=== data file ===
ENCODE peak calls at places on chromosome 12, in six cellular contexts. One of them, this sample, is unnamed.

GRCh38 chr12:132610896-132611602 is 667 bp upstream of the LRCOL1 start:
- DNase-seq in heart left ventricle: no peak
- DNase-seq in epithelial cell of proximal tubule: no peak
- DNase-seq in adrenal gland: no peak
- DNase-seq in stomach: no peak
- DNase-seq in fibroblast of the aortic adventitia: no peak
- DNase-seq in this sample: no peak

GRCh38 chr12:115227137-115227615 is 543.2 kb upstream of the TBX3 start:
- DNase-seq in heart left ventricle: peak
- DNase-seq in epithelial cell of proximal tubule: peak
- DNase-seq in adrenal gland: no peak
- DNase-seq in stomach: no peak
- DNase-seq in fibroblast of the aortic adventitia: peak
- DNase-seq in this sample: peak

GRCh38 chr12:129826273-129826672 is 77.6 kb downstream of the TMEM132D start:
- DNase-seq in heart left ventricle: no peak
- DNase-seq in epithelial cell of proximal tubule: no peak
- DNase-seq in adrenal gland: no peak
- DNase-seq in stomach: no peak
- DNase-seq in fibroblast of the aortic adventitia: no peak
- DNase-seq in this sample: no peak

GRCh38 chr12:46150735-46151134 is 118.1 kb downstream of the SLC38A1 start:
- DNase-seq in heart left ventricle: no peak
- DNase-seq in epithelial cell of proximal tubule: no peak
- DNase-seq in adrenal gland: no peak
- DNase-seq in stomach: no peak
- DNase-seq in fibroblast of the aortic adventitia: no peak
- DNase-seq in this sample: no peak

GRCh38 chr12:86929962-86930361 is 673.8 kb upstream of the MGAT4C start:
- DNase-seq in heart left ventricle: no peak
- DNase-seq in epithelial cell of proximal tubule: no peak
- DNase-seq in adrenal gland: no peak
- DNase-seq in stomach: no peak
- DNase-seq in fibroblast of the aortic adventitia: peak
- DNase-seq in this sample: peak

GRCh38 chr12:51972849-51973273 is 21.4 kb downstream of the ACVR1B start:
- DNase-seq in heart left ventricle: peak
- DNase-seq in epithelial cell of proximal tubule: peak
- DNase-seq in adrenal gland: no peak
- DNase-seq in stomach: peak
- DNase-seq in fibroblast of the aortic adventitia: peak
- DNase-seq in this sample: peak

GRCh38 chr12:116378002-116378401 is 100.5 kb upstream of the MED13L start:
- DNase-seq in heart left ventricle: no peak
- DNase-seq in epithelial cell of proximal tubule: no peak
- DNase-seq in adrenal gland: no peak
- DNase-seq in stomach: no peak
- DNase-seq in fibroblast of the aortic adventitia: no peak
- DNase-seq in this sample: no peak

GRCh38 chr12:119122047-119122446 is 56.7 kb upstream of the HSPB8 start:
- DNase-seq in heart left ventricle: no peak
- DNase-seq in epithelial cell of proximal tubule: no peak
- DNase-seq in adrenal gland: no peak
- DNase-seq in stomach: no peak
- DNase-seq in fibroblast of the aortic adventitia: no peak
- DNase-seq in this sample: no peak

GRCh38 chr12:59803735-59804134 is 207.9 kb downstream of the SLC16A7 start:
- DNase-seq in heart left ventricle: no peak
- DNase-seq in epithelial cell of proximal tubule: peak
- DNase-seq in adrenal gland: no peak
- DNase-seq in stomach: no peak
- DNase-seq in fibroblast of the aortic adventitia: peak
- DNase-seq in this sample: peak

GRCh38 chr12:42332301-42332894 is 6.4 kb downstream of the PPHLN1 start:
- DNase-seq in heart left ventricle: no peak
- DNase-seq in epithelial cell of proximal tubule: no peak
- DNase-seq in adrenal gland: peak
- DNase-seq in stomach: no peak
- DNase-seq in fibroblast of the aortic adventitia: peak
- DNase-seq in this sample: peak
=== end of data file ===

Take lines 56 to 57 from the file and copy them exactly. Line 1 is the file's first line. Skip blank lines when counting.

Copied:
- DNase-seq in fibroblast of the aortic adventitia: no peak
- DNase-seq in this sample: no peak